Today I want to continue to talk about the Lord’s Prayer and focus on these two petitions: “Give us this day our daily bread” and “Forgive our sins as we forgive those who sin against us.”
Both of these petitions deal with what it means to be a spiritual person.
We live in an age of deep spiritual longings. Right and left, people are turning to prayer and meditation. There’s a remarkable interest in Buddhism. The Dalai Lama has become an international media star. People speak openly and matter-of-factly about encounters with angels. Daily on network television people consult mediums to learn about the well-being of their departed loved ones.
For the most part, I think this interest in spirituality is a good thing. I think that only good can come of learning to meditate and pray, and the Dalai Lama seems to be a genuinely good and holy man.
The problem is the way people define spirituality. People seem to think that spirituality is confined to the realm of prayer and meditation, that it is about angels or conversations with departed loved ones.
A second problem with the current fascination with spirituality is that people fail to recognize the dark side of spirituality, that there is darkness as well as light in spiritual places.
But the biggest problem is that people divorce spirituality from everyday life. The Lord’s Prayer has the antidote to this in its central petition: “Give us today our daily bread”. So far everything the Lord’s Prayer has said sounds nice and spiritual: Our Father in Heaven – that’s good because it puts God in heaven at a safe distance from us and where God cannot interfere too much in our lives. Hallowed be your Name – that’s also good. We are perfectly prepared to hallow and praise God’s Name as long as it doesn’t get in the way of our pleasure and self-centeredness. Your kingdom come, your will be done on earth as in heaven – even this is OK. Presumably, God’s kingdom will not come and God’s will will not be done any time soon.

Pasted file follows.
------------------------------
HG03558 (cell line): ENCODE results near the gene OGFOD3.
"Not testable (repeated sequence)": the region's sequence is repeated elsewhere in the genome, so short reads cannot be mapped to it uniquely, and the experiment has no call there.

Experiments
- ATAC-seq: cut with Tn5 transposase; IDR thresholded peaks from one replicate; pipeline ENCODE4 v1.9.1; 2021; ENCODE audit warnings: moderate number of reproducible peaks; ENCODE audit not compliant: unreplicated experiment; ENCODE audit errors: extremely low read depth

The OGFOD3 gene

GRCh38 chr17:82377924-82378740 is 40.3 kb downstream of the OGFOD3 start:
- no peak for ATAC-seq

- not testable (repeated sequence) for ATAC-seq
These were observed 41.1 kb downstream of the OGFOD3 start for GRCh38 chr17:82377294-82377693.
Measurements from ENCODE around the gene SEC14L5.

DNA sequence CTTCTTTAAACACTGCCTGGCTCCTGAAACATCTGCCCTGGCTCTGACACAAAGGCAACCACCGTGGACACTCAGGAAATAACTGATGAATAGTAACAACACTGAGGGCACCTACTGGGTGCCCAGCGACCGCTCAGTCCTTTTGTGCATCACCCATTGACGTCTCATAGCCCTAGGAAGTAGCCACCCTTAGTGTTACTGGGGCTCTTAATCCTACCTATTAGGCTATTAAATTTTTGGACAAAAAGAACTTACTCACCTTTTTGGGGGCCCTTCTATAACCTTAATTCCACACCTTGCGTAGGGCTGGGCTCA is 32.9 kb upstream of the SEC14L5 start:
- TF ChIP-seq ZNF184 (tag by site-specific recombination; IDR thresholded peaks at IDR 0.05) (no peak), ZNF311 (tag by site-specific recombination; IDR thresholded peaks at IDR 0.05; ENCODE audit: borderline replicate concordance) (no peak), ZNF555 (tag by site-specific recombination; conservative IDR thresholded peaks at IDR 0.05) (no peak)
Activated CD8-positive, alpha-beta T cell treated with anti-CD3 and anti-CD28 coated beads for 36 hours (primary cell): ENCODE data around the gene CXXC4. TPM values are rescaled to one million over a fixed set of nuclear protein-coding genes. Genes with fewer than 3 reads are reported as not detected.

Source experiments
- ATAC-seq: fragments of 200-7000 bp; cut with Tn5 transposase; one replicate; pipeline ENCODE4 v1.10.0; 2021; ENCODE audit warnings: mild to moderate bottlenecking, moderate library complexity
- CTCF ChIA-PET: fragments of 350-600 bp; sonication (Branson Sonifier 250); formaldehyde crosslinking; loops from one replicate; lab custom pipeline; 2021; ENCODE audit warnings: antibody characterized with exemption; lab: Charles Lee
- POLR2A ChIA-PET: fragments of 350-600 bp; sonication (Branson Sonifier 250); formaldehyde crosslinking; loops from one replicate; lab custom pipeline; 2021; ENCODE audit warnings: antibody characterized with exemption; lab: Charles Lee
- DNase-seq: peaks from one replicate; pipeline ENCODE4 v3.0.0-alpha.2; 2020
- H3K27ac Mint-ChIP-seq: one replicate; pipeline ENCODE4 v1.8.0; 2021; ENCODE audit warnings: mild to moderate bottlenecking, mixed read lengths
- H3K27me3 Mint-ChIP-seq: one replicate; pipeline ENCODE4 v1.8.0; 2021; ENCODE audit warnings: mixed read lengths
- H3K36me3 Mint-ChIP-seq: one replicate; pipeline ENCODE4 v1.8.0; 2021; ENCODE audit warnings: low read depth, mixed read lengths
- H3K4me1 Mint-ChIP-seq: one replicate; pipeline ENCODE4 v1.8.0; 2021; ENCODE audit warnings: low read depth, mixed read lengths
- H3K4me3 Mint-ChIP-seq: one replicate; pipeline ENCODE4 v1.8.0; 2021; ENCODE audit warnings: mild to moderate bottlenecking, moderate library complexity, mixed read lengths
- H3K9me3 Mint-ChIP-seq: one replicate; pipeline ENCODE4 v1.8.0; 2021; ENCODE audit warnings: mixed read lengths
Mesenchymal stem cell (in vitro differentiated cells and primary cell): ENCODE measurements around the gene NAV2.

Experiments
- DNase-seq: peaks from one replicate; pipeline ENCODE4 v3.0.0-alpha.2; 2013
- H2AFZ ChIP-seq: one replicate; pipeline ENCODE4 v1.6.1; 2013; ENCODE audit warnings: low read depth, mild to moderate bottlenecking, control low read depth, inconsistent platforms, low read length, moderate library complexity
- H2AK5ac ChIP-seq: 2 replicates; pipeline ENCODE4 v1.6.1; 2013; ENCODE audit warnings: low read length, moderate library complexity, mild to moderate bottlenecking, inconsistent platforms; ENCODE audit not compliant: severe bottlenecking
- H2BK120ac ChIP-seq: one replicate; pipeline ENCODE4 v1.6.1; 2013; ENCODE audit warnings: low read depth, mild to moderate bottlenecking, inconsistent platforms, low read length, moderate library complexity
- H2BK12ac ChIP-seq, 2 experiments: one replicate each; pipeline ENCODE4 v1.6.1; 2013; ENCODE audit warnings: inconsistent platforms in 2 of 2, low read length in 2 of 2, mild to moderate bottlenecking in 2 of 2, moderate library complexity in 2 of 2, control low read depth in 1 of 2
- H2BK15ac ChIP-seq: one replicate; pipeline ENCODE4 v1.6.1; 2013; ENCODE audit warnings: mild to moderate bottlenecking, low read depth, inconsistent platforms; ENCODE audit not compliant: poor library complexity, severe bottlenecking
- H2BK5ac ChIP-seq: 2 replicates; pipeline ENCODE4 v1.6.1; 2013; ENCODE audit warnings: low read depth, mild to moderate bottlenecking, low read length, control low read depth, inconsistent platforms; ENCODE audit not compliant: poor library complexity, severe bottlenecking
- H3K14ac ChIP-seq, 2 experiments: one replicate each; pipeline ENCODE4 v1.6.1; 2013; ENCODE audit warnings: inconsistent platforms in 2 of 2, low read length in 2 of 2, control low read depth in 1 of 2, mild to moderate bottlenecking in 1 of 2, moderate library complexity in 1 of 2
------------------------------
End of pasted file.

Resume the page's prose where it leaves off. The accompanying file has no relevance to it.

And then, the Lord’s Prayer throws a monkey wrench into our plans: “Give us today our daily bread.” Suddenly, we’re not praying nice spiritual thoughts. We’re asking God for something that we really need. What’s spiritual about bread?